We've been throwing around the idea of pizza on the farm for months. And have been held up by one small-ish hurdle. Water. When we set out to open our farm in the heart of suburbia with a passion in our hearts to bring our community together over good food we never thought we'd be met with this obstacle. We have a great well; tested, inspected and permitted as required by all county agencies. However, we've discovered that in order to expand our farm kitchen offerings beyond our current selection we have to connect to county water. So we are asking for your help. We are pre-selling tickets to our Summer Pizza Nights. By purchasing a ticket you are helping us take the necessary step to to connect to county water. In return you'll get a homemade pizza cooked in a wood fired oven; topped with local, seasonal vegetables and fruits, some of which will come from our own gardens. We are excited to once again bring our community together over good food and local agriculture.
A Simpler Place (Our Garden):
Lettuce, Eggplant, Tomatoes, Swiss Chard, Purplette Onions.
Fresh baked wild yeast Sourdough Bread, Flavored finishing salts, and desserts from our Farm Kitchen.
Greens on the Gro: Lacinato Kale
Fasig Family Farm: Green Beans and Spinach
Peach Pit Farms: Lettuce, Cabbage, Ginger, Peppers
We feel lucky to have surprises arrive every week from new local growers and farm friends.
Florida Peaches and Tomatoes (Conventional)
Farm Fresh Eggs from Jorden Farms and Scrambled.
Non-Local Certified Organic Fruits & Vegetables:
Asparagus, Gold and Red Beets, Blueberries, Pink Lady and Granny Smith Apples, Yellow Onion, Navel Oranges, Grapefruit, Yukon Gold Potatoes, Red Leaf Lettuce, Red Bell Peppers, Garlic, Avocado, Eggplant, Fennel, Meyer Lemons, Shiitake Mushrooms, Pineapple, Black Plums, Red Pears, Zucchini, Tomatoes on the Vine, Sweet Potatoes, Spaghetti Squash.
Non-Local Certified Organic Spices:
Lavender Flowers, Poultry Rub, Steak & Chop Rub, Pickling Spice, Five Spice Powder, Thai Seasoning, Bay Leaf, Vanilla Bean, Juniper Berries, Nutmeg, Italian Seasoning, Curry Powder, Garam Masala, Jamaican Jerk, and Crystallized Ginger.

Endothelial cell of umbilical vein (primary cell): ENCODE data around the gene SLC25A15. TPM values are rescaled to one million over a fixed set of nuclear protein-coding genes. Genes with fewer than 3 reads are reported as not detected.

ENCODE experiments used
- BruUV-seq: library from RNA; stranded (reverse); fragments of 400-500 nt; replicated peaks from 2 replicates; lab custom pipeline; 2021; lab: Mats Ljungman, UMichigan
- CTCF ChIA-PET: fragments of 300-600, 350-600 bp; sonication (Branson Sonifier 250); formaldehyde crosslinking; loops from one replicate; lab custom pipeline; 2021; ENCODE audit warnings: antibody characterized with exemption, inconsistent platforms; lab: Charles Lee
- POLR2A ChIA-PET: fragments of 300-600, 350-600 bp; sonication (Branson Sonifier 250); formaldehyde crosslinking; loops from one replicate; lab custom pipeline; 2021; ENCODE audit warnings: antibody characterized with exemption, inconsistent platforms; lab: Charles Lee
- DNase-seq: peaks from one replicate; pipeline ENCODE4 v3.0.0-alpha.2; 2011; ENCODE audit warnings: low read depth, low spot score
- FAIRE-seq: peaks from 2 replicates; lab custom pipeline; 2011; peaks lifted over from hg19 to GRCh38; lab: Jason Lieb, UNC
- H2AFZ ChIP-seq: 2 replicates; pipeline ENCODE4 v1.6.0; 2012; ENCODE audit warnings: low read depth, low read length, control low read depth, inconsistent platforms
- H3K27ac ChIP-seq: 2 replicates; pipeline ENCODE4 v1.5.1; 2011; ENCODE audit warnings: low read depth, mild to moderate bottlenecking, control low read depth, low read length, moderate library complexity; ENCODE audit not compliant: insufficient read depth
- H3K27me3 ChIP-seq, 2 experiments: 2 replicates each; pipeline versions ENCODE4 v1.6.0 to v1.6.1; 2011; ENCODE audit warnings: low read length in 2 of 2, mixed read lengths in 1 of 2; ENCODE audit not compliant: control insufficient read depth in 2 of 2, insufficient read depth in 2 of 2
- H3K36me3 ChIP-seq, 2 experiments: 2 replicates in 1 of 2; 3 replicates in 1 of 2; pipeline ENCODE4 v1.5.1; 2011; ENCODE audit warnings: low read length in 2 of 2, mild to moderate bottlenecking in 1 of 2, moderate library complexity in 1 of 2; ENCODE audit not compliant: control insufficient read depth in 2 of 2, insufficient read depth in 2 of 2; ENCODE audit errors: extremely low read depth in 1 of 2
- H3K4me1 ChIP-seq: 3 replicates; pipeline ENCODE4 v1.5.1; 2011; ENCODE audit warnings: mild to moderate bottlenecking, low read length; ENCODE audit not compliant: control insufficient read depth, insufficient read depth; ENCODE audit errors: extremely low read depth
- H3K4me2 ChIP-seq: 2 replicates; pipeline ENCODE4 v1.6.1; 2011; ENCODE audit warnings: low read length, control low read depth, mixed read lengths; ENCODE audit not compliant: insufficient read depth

Local, Raw, Unfiltered Honey from Ranthum Bees' hives on the farmette and Rodney Brammer from Valrico.
The Chill Dill fresh pickles
Mother Kombucha on Tap
It's been fun on the farmette with four new baby chicks and our four girls (laying hens). The chicks came as a surprise when I received a call from a mother who had donated two chicks to her sons PreK. The school could no longer keep the babies. They were looking for a place to adopt them. Her son Miles had already named them Charlotte and Lulu.
Less than a week later I received another call from someone new. Same story. Welcome two more baby chicks. Four baby chicks later...
When old enough we'll introduce the chicks to our four ladies in the coop.
We've done some Spring Cleaning in the hen house this week. We raked out all of the old bedding in the coop and added it to our compost pile. The girls' nice addition of poo will age in the compost pile and eventually make its way to our garden and flower beds. We have another days work on the extension of the coop to secure any loose chicken wire, cover holes, and barricade perimeters from unwanted intruders. Then the ladies will be ready to enjoy their new space!